My natural history highlights of 2010

Posted by Graeme Lyons , Wednesday 22 December 2010 19:39

I thought I should pull together my best natural history moments of 2010 as it is has been a really memorable year. I whittled it down to fifteen and that was hard enough. Blogging has definitely made me get out even more than I usually do, I plan to do even more natural history in 2011, watch this space for a post on next year's listing challenge. Anyway, here they are in reverse order.

15 - Stumbling on a rare fly at Windsor Great Park
Jo's Mum, Sam, lives really close to WGP. On my first visit there I found this weird looking fly which turned out to be the RDB Caliprobola speciosa which is confined pretty much to that area. I had never even heard of it, that's the sort of species that dipterists might go all the way there just to see!

14 - White-tailed Eagle at Amberley Wildbrooks
I think the title explains it all. Eagle!? Sussex!? Oh yes, and I watched it fly off into the sun until my eyes burned.

13 - Devil's Fingers
Any fungus that looks like something from The Thing and can induce violent retching at its foul stench deserves another mention. This might be the strangest thing I have seen this year.

12 - Moth ticks at Friston
I had quite a few ticks during an invertebrate survey at Friston this year including the second Sussex records for Raspberry Clearwing, Olive Crescent and this amazing micro moth, Orange Conch.

11 - Heath Tiger-beetle and rare spiders
A trip to Pirbright Ranges in early June and we soon caught up with the mighty Heath Tiger-beetle as well as loads of rare spiders.

10 - Wartbiters
A targeted trip to Castle Hill to look for these big green crickets was very successful, we spotted them by ear first after listening to recordings! They look like they're made of plastic.

9 - Marsh Dagger at Woods Mill
Probably the rarest moth I have ever found in a moth trap.Thanks to Penny for putting the trap out!

8 - Creepy crawlies in Woodvale Crematorium
Thanks to Nick Hunt for getting me on to two great species in this Brighton cemetery, the Purse-web Spider and Rugged Oil-beetle Meloe rugosus.

7 - First for Sussex in Eridge Rocks car park
If it wasn't for Jo running off and hiding in the woods I might never have found this new-to-Sussex beetle in a red-rotten hollow oak tree in the car park at Eridge. It's Pseudocistella ceramboides.

6 - Filming BBC South Today, One Show and Springwatch Wild Night In Live
Three appearances on TV with the BBC this year were all very exciting, finding I was on IMDb in the same line up as David Attenborough though was even more exciting (even though he only appeared on a recording and I didn't meet him on the night).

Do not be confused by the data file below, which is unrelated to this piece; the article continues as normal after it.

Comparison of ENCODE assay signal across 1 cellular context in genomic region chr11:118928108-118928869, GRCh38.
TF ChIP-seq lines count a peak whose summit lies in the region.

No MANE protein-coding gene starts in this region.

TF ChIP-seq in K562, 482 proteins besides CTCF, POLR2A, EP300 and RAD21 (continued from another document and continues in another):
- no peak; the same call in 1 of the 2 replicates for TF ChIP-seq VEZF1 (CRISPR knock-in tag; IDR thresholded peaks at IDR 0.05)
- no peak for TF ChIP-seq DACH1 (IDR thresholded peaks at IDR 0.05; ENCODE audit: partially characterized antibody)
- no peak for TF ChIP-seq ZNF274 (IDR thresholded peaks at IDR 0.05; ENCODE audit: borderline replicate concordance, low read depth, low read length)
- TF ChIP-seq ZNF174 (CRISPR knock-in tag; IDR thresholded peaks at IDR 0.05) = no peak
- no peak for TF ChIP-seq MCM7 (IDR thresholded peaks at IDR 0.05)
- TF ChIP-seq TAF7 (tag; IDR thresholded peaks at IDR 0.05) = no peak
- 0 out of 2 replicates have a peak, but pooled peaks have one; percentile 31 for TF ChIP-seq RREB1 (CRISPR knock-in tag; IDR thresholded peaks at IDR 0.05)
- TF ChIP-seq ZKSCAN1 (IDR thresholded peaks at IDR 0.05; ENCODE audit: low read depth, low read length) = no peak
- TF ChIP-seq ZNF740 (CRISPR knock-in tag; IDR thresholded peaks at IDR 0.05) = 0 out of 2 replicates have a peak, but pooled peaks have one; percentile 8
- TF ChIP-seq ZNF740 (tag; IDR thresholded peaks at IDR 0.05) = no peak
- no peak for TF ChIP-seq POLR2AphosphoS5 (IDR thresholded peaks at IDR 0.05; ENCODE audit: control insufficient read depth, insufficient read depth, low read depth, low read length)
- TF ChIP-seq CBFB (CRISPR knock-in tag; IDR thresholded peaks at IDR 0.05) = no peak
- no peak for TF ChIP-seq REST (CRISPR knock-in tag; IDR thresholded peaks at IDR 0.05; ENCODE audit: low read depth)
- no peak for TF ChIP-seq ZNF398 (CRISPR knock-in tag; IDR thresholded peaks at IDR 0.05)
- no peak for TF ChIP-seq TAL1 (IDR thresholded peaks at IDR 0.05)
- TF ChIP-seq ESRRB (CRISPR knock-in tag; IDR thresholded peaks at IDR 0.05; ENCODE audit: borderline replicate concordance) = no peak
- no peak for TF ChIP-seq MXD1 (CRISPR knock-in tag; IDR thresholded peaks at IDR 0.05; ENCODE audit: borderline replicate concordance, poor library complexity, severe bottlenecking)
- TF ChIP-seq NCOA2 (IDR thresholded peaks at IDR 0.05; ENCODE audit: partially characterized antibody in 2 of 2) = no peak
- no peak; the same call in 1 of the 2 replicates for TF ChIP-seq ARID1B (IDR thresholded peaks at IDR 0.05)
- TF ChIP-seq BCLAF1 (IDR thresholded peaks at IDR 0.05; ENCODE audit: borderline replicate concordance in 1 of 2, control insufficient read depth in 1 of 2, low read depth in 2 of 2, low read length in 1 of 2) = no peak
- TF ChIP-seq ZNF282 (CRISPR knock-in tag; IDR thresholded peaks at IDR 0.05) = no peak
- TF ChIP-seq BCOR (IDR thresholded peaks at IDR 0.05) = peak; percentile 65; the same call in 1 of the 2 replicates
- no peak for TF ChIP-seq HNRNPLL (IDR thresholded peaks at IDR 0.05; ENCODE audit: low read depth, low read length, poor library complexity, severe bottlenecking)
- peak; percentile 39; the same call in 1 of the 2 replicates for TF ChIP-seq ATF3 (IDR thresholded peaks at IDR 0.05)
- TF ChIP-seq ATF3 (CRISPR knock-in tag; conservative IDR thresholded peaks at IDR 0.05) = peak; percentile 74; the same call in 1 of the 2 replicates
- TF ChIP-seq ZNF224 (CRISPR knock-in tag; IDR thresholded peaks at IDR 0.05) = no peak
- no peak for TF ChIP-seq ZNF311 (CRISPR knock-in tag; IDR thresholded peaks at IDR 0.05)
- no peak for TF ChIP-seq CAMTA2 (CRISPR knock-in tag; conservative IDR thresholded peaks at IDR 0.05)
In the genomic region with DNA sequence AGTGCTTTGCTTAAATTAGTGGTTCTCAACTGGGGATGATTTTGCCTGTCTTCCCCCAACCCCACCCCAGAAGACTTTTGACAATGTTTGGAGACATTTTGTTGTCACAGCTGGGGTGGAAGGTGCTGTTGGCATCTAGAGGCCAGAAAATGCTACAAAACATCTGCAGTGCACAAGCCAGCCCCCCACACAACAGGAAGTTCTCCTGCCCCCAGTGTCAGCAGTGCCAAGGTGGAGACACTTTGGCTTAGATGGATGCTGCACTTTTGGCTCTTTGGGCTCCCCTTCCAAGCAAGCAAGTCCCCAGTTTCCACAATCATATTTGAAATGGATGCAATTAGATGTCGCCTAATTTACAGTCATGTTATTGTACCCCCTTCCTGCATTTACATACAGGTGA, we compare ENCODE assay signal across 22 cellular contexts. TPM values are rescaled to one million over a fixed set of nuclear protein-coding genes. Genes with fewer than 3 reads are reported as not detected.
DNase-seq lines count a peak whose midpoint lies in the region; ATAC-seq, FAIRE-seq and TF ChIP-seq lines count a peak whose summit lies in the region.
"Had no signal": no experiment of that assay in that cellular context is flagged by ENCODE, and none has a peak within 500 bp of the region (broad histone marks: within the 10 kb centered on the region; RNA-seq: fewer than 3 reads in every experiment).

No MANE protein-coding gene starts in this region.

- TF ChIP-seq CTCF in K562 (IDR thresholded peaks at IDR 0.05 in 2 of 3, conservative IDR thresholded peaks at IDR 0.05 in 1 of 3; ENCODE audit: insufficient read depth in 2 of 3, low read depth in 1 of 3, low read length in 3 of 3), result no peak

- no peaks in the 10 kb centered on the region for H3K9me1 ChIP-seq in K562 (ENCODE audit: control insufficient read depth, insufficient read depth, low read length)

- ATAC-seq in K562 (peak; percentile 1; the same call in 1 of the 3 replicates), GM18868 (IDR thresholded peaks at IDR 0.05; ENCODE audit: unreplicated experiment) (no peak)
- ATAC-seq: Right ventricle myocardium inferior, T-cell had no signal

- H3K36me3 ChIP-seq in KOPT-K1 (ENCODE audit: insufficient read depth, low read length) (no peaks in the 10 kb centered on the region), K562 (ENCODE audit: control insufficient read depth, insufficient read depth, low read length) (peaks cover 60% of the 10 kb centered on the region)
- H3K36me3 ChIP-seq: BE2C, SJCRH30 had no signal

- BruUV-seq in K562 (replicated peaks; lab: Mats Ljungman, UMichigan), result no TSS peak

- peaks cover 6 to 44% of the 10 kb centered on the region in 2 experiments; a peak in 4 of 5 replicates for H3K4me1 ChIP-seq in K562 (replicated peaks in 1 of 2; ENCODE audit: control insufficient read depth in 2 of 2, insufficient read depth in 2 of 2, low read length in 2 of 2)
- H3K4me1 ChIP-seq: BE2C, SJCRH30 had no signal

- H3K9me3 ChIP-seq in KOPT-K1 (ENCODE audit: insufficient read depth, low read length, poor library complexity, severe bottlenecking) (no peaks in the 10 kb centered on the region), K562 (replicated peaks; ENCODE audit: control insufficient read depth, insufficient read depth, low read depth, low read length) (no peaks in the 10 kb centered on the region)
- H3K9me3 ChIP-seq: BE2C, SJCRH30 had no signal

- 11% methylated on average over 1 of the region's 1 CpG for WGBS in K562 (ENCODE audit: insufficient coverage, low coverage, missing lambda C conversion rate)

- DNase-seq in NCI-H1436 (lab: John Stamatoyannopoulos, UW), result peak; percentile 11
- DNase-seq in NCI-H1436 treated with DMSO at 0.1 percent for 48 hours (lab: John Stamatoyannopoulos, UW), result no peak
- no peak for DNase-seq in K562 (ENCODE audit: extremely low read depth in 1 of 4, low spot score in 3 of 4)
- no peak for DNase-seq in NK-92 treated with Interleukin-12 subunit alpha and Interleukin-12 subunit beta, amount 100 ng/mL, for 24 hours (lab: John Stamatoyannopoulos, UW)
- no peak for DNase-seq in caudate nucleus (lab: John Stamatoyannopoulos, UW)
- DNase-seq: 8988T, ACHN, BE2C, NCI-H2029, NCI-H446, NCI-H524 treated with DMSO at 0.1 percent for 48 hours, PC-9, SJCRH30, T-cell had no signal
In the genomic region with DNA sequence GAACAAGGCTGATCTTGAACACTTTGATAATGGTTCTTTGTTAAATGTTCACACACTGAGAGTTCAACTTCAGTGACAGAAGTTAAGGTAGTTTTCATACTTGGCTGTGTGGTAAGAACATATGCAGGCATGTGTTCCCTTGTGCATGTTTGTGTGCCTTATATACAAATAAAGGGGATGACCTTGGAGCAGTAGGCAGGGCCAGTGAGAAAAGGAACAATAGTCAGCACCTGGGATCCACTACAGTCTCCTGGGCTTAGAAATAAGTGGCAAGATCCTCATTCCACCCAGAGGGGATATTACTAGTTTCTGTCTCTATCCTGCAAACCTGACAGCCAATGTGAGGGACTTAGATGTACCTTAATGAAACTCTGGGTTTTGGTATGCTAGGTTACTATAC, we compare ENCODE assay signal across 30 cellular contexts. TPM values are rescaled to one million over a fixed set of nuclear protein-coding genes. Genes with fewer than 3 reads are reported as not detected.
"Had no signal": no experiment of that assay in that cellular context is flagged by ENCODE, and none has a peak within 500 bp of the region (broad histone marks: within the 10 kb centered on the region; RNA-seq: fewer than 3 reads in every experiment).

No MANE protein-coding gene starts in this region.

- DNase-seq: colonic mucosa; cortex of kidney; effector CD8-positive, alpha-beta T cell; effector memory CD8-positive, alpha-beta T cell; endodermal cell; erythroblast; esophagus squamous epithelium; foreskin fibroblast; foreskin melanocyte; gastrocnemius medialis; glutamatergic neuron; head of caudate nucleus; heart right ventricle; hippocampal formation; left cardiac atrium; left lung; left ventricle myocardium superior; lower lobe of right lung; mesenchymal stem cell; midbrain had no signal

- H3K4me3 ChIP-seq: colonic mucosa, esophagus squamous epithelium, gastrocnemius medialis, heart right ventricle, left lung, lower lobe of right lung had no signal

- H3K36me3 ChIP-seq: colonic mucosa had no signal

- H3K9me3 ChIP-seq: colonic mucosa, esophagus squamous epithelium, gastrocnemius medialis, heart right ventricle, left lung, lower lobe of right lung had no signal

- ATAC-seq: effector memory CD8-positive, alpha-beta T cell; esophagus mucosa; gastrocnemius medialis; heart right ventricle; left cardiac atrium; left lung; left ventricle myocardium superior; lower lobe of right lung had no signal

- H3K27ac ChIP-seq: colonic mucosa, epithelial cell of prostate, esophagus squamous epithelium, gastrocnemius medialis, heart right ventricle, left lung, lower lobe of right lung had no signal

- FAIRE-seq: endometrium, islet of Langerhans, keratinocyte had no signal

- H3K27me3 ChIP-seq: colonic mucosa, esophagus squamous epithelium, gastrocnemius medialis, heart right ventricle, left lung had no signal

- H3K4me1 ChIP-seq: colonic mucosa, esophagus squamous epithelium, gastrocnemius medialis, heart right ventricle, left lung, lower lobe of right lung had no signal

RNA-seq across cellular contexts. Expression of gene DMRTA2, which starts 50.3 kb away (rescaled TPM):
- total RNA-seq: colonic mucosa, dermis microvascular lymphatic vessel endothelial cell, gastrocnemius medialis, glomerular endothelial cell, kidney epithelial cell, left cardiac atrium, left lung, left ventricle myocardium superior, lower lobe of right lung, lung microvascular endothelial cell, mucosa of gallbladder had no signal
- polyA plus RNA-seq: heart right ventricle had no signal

5 - Arable plants on the edge of Brighton
Arable plants on chalky soils were an unexplained blind-spot in my vascular plant list...until this summer that is. Fields within a few miles of Brighton and even within walking distance of my house produced lots of good species including Night-flowering Catchfly, Narrow-fruited Cornsalad,  Prickly Poppy and Rough Poppy.

4 - Stag Beetle in Bryan's garden in Henfield
Bryan gave me a ring to say they had a few Stags in his garden and I rushed round with my camera. Awesome. The Coolpix 4500 made this photo work due to its twisting body.

3 - Scarce beetles throw themselves at me in the West Weald
A trip to Ebernoe and The Mens during the first really warm day at the end of May yielded a trio of nationally scarce deadwood beetles, all new to me and new to the sites. Two of which were caught as they flew at my head. I think my dreads might look like red-rotten wood to a beetle! Platystomos allbinus above, which landed on my face, might be my favourite beetle and it's the photo I like the most from 2010.

2 - White Stork lands in front of us on a field trip to the Cuckmere
The first and only time I have ever had to shout 'White Stork!' at an oblivious group of conference delegates that were about to walk right into it. Amazing.

1 - Focusing my binoculars on a Polecat in broad daylight
Finding this rare beetle (Lymexylon navale) which was then closely followed by a Badger chasing a Polecat in broad day light, all under the bows of the huge Idehurst Oak at The Mens, was my highlight of the year. Actually, that whole day was pretty amazing. Beetles really caught my interest this year and I expect the trend will continue next year. Next summer seems a very long way away indeed right now though.

Thanks to everyone who has supported me and followed my blog this year, I intend to return to prolific posting in the spring. Comments are very much welcome, I'd be interested to hear what your favourite posts have been! Merry Christmas and Happy New Year!

5 Response to "My natural history highlights of 2010"

martinf Says:

Very much looking forward to your 2011 blog

Anonymous Says:

cracking read, looking forward to see what you find next

Sue Walton Says:

Can't wait for the next instalment!

Steve Gale Says:

Graeme, my chances of catching you up on the All-Taxa listing list have just receded somewhat with your plans to get out there even more! Good luck for 2011.

Graeme Lyons Says:

Thanks for the comments guys!

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